After some promising sightings in far North Queensland scientists have confirmed that they are on the hunt for the Tassie tiger.
The Tasmanian Tiger or Thylacine has been officially extinct since 1936, the last one dying in captivity in Hobart Zoo. The last so-called footage of the tiger seemed ‘detailed and plausible’ and has given experts some hope of finding the species. Dr Sandra Abell will lead the team of scientists in an effort to uncover the carnivorous marsupial.
The investigation was promoted after a journalist asked Professor Bill Laurance from JCU to respond to a sighting by former tourism operator Brian Hobbs. Hobbs gave Laurance a detailed sighting of a pack of animals matching the description of the Tassie tiger.
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'These animals, I've never seen anything like them before in my life. They were dog-shaped ... and in the spotlight, I could see they were tan in colour, and they had stripes on their sides.' Said Hobbs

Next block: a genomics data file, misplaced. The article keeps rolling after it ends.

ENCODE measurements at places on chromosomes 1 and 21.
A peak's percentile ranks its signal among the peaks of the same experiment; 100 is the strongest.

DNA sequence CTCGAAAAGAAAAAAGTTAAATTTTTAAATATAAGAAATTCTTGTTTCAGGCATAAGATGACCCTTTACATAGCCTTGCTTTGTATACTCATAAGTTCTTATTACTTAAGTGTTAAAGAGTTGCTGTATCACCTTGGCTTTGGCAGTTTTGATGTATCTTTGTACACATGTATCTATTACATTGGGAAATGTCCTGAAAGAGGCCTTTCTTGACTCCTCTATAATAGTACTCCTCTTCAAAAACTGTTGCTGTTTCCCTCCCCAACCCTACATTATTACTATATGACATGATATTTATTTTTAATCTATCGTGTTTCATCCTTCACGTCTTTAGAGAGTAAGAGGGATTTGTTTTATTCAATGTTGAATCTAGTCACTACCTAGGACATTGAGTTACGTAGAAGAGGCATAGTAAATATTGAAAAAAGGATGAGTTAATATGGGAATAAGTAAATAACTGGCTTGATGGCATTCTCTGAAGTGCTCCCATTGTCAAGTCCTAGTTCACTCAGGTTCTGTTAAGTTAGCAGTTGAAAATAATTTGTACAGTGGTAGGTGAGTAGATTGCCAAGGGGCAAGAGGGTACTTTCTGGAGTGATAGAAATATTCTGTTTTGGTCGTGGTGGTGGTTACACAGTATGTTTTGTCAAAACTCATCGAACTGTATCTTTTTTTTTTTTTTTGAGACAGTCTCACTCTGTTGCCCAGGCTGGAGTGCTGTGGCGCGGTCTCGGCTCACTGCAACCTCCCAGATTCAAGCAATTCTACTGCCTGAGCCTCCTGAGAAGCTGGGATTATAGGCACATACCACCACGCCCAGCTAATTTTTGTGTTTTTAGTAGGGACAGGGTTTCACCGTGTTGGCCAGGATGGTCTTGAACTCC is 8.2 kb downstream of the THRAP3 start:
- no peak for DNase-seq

Laurance said the description matched that of the Tassie Tiger and that he 'tried to eliminate other possibilities'.
“We have cross-checked the descriptions we received of eye shine colour, body size and shape, animal behaviour, and other attributes, and these are inconsistent with known attributes of other large-bodied species in North Queensland such as dingoes, wild dogs or feral pigs.”
50 high tech cameras will be set up in an attempt to capture the tiger on camera. A former park ranger was also interviewed after another possible sighting.
Image: Wikimedia Commons
The local indigenous community have often reported seeing the tiger, referring to it as the ‘moonlight tiger’ "They're curious. If you're not moving and not making a noise, they'll come within a reasonable range and check you out then just trot off.”
The Tasmanian tiger was the largest carnivorous marsupial to have co-existed with humans. Despite the sightings, Professor Laurance is realistic. He stresses that finding any Tassie Tigers on the mainland is still very slim.
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